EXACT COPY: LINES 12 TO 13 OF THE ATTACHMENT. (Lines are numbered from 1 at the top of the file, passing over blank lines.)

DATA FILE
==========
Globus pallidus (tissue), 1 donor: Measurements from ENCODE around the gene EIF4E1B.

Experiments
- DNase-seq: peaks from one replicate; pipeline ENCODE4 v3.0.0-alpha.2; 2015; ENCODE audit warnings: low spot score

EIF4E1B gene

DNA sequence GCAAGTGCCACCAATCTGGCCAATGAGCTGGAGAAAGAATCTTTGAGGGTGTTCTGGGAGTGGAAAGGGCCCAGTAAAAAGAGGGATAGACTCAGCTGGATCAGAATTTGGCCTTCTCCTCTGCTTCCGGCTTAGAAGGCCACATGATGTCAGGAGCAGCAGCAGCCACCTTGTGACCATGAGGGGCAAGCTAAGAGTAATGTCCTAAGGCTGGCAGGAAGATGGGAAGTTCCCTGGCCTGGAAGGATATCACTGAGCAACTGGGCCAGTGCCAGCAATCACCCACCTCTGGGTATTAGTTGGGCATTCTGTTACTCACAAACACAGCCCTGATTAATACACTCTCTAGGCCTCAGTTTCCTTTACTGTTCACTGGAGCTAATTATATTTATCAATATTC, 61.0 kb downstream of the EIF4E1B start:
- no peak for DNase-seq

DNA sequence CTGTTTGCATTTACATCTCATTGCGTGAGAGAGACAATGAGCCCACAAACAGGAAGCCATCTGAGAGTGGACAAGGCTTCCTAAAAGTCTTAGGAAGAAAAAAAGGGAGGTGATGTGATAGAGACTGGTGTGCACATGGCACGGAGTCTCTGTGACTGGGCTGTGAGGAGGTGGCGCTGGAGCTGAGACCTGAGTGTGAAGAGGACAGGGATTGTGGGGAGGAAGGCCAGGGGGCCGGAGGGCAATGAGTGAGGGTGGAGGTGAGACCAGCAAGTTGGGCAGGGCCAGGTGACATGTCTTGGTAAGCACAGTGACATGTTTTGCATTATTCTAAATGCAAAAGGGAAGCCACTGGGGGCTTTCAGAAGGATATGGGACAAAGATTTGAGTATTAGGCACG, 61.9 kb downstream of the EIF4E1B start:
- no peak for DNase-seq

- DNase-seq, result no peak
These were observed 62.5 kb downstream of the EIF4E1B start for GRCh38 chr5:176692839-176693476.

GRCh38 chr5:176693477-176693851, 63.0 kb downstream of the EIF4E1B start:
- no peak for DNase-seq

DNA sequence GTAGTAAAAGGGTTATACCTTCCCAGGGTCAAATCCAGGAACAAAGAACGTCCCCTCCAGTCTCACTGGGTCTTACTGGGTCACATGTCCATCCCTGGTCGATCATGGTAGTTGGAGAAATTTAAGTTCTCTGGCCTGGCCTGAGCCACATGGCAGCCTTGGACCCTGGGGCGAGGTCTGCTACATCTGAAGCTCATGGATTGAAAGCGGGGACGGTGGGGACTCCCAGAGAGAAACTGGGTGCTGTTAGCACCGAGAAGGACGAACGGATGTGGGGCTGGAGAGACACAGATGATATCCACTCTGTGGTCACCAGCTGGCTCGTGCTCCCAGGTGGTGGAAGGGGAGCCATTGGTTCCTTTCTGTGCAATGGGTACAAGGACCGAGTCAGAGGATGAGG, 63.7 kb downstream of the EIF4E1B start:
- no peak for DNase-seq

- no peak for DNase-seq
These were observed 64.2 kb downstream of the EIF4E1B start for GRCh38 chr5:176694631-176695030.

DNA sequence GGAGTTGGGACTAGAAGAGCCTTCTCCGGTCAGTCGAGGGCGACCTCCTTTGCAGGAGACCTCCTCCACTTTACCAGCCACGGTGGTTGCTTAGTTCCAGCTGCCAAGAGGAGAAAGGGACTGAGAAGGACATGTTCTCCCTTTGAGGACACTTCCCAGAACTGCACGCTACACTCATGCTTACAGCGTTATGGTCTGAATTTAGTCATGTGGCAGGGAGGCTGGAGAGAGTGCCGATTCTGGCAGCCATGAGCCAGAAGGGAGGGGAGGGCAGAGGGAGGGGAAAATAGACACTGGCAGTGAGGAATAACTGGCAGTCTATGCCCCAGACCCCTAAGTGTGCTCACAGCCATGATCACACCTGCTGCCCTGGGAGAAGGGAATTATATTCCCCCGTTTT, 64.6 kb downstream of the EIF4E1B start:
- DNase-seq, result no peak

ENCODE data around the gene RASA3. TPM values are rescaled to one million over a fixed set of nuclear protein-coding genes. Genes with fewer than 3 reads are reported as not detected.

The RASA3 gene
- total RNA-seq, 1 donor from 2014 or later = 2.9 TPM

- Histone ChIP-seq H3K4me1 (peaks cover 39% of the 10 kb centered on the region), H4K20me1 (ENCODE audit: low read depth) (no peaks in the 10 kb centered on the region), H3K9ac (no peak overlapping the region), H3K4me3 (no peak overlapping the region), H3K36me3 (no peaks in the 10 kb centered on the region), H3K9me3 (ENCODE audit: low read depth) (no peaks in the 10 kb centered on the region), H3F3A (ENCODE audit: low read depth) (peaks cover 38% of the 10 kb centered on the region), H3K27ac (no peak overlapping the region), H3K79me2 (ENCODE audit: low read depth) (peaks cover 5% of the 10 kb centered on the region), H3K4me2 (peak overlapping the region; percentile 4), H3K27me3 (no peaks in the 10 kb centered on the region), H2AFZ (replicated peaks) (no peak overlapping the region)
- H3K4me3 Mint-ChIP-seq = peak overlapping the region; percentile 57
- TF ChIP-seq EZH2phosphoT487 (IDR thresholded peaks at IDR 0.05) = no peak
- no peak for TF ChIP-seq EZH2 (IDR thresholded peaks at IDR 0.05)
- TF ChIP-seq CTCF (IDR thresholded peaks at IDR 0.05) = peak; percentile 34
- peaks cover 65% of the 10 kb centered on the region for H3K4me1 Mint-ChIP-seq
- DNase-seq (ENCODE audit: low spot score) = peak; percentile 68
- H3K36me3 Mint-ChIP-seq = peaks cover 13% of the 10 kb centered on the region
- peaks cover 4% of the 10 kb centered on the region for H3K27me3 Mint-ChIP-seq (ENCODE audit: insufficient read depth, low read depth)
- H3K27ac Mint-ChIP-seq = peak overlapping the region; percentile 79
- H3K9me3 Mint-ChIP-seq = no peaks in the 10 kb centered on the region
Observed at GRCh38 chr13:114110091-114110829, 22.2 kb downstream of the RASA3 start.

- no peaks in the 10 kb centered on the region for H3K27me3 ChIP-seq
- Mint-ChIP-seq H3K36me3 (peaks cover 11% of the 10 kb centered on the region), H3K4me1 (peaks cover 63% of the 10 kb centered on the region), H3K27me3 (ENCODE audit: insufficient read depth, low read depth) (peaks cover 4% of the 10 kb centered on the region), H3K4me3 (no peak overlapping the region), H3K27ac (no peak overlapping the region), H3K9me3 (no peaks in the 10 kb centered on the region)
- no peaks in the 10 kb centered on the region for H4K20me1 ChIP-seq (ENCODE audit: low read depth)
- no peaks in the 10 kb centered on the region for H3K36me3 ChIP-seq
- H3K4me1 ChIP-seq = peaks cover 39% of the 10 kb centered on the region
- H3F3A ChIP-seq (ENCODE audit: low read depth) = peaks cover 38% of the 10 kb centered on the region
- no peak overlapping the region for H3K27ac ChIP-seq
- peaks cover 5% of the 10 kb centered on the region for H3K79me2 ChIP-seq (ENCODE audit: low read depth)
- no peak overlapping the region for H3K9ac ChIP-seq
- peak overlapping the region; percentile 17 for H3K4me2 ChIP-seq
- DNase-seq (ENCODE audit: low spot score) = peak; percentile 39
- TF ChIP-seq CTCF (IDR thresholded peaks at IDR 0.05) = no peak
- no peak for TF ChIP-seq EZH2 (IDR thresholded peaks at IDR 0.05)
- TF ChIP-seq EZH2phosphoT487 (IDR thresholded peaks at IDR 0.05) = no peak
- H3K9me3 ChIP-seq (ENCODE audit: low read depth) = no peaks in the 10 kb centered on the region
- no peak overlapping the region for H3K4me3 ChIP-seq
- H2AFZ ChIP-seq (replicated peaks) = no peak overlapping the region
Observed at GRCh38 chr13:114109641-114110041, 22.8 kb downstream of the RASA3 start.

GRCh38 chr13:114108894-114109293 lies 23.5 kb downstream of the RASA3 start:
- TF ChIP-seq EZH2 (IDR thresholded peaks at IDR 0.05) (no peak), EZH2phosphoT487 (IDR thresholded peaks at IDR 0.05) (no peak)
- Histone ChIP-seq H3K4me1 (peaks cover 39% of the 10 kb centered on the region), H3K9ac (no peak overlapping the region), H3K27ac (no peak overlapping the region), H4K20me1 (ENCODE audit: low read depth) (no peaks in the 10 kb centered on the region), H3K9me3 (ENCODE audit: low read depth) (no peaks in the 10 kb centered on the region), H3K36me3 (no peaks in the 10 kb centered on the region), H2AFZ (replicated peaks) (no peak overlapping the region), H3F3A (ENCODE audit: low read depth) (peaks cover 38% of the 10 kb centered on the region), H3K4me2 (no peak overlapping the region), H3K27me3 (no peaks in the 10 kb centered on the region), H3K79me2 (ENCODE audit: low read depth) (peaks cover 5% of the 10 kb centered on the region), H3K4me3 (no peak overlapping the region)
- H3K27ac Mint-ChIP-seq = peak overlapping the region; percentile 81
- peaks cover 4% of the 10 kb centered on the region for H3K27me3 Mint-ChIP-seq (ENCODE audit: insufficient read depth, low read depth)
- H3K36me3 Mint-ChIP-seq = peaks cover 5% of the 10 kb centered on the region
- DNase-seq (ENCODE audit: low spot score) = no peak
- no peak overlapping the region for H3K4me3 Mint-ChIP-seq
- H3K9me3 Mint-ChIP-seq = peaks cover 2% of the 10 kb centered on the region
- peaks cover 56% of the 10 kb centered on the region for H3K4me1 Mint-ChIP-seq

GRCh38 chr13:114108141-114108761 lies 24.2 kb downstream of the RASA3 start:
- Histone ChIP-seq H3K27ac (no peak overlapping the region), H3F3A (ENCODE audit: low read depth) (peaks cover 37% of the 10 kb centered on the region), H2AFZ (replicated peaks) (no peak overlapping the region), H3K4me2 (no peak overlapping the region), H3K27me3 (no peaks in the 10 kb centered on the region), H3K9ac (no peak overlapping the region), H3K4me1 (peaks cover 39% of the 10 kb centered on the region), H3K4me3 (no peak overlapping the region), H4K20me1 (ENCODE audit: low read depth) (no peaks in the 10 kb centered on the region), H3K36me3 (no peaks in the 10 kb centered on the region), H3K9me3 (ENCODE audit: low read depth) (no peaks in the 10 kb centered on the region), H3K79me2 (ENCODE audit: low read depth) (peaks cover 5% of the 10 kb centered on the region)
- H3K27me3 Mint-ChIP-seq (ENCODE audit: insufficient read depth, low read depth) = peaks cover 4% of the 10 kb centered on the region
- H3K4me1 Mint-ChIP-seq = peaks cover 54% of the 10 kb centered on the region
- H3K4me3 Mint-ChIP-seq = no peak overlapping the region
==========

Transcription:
- no peak for DNase-seq

DNA sequence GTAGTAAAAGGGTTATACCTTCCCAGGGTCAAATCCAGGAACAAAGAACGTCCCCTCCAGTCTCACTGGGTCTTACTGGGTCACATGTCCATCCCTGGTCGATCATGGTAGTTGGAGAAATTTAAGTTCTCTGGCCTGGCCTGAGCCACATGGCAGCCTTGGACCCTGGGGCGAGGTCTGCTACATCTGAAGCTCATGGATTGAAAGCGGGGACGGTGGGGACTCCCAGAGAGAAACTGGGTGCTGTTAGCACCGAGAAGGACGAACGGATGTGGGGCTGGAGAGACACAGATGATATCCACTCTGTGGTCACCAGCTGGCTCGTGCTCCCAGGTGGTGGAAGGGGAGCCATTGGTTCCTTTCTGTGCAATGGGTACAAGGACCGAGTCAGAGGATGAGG, 63.7 kb downstream of the EIF4E1B start: